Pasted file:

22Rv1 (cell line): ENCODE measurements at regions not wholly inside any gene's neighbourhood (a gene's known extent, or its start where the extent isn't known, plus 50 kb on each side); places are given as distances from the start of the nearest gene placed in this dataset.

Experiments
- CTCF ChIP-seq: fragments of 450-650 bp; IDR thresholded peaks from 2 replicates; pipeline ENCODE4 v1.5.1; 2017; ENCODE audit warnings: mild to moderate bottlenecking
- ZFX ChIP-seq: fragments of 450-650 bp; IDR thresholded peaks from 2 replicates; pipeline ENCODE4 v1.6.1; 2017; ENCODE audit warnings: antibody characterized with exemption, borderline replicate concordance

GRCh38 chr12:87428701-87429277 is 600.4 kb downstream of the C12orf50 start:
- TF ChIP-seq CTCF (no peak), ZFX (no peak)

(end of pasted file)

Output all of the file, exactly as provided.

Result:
22Rv1 (cell line): ENCODE measurements at regions not wholly inside any gene's neighbourhood (a gene's known extent, or its start where the extent isn't known, plus 50 kb on each side); places are given as distances from the start of the nearest gene placed in this dataset.

Experiments
- CTCF ChIP-seq: fragments of 450-650 bp; IDR thresholded peaks from 2 replicates; pipeline ENCODE4 v1.5.1; 2017; ENCODE audit warnings: mild to moderate bottlenecking
- ZFX ChIP-seq: fragments of 450-650 bp; IDR thresholded peaks from 2 replicates; pipeline ENCODE4 v1.6.1; 2017; ENCODE audit warnings: antibody characterized with exemption, borderline replicate concordance

GRCh38 chr12:87428701-87429277 is 600.4 kb downstream of the C12orf50 start:
- TF ChIP-seq CTCF (no peak), ZFX (no peak)